Wisconsin prosecutors on Tuesday tried to persuade a federal appeals court to let them to resume their investigation of Gov. Scott Walker’s recall election campaign, in a case that touches on broader issues about just what constitutes constitutionally-protected political activity. In more than 90 minutes of questioning, three judges on a panel at the 7th U.S. Circuit Court of Appeals in Chicago didn’t give a clear indication of which way they might be leaning. But two of the three repeatedly broached questions about whether federal judges should intervene in what appeared to be a state matter. When it comes to federal courts dictating to states about criminal investigations or anything else, Judge Frank Easterbook said, what precedent demands is, “Be modest. Be careful.” The arguments in a downtown Chicago building took place two months before Walker — a Republican seen as a potential 2016 candidate for president — faces a closely contested re-election against Democrat Mary Burke.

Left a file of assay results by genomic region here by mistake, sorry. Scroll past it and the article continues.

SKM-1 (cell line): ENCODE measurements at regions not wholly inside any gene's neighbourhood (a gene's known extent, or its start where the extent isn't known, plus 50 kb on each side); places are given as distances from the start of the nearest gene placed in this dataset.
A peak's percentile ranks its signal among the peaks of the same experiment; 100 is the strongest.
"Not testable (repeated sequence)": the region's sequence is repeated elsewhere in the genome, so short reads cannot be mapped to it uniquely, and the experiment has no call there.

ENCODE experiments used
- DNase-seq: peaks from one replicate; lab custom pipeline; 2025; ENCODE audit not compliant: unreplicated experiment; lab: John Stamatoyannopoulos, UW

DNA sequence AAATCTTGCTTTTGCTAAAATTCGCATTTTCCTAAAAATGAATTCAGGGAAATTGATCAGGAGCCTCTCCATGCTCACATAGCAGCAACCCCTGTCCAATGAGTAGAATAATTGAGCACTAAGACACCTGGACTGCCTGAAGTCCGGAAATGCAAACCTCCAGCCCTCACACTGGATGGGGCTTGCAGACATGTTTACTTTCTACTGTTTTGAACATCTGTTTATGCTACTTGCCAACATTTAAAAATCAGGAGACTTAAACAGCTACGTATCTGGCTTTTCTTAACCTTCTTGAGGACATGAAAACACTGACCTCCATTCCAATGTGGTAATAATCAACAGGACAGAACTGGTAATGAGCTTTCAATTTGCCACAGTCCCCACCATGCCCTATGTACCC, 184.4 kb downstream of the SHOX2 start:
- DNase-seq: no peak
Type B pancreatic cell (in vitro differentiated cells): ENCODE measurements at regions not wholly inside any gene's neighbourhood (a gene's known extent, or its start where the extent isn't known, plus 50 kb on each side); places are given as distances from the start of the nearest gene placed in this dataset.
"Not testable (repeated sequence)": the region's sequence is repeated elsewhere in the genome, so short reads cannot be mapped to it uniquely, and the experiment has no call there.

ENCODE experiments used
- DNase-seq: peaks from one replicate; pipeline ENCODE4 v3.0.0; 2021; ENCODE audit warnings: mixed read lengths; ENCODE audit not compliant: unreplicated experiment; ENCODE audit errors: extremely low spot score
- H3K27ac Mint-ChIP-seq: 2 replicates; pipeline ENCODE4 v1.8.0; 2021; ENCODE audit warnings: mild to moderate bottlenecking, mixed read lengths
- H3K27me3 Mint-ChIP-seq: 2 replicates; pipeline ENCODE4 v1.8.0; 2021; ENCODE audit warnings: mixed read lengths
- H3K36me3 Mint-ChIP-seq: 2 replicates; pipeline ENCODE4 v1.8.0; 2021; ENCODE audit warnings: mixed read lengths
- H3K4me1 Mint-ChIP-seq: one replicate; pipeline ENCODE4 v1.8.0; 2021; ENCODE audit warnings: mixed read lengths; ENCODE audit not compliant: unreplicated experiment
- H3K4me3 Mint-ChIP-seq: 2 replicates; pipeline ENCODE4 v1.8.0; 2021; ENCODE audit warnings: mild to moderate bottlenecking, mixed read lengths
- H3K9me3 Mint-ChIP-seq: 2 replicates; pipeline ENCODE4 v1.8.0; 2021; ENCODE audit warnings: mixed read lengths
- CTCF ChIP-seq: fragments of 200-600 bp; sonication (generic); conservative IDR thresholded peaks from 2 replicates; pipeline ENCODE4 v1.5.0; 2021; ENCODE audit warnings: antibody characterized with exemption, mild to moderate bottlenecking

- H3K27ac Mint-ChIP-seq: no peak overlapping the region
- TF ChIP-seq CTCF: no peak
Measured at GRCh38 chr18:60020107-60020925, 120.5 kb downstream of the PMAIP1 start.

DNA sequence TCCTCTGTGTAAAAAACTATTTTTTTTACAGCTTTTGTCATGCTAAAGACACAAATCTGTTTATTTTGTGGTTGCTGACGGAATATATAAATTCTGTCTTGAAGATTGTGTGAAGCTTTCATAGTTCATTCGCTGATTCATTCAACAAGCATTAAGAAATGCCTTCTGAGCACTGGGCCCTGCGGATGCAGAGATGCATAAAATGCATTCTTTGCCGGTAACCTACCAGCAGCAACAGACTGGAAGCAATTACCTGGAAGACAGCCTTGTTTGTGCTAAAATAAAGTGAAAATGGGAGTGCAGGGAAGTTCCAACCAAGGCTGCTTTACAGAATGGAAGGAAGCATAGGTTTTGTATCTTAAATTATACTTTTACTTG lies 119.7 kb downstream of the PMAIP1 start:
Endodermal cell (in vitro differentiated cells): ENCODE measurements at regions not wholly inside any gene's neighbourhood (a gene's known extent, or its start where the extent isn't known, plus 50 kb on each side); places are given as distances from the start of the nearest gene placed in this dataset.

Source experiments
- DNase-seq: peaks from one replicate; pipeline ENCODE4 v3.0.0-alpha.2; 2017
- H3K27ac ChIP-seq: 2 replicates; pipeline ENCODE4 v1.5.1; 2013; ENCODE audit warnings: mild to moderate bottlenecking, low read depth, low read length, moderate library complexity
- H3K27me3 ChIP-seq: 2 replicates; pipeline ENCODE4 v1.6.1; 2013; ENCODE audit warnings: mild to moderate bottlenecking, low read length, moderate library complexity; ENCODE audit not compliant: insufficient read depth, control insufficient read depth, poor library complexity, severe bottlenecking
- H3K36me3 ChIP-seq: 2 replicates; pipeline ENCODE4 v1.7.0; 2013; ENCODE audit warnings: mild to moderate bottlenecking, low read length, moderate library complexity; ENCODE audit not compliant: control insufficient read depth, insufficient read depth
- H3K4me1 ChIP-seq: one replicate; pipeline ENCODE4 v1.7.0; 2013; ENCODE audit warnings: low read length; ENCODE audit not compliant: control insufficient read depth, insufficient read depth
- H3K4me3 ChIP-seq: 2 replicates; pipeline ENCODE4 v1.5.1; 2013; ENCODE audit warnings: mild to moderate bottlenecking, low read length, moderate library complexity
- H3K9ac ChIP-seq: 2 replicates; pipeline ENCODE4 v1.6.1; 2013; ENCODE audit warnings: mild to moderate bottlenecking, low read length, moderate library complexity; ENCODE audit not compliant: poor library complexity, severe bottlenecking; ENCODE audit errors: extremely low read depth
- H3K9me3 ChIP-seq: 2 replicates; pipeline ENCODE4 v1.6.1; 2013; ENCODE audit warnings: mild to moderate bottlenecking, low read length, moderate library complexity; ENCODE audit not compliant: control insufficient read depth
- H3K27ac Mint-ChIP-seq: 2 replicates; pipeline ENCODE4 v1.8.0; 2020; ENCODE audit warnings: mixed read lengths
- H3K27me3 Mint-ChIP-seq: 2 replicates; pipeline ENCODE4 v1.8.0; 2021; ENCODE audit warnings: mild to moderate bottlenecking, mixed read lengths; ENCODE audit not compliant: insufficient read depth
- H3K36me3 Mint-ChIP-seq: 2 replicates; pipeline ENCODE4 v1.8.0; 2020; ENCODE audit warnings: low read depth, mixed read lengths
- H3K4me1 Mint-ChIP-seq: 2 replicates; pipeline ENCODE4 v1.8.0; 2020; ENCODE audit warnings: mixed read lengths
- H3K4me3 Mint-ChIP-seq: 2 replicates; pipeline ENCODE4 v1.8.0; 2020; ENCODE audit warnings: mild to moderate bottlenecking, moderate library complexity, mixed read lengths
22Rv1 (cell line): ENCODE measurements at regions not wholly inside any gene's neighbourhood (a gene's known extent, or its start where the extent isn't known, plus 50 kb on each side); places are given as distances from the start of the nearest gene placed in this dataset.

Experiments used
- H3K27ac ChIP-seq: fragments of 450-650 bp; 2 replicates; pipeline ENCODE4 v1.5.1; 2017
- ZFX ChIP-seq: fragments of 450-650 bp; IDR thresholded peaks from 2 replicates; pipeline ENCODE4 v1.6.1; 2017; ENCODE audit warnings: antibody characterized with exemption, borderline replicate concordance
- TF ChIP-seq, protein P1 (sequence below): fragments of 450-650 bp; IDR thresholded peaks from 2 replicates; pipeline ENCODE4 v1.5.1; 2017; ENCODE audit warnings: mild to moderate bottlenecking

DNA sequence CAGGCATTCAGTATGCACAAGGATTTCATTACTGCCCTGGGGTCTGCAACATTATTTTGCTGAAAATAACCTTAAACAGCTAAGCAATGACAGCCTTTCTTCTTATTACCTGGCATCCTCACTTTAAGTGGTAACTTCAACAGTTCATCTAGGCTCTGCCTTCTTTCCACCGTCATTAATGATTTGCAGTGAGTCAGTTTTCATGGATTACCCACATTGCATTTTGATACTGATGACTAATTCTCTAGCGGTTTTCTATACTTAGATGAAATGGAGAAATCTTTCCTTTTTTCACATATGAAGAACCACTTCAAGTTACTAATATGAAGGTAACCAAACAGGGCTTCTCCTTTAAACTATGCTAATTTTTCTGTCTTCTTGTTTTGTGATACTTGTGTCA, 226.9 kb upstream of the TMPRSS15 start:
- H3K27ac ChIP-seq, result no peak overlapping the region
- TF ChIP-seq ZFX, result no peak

Walker made a national name for himself when he took on public sector unions in 2011. That fight led to the 2012 vote to recall Walker, which he won. The recall battle ultimately led to the legal dispute now in the Chicago court.
No one has been charged in the investigation and prosecutors have said Walker isn’t a target. Republicans have dismissed it as a partisan witch hunt against conservative groups, while Democrats say it has revealed serious questions about possible illegal activity by Walker and his backers.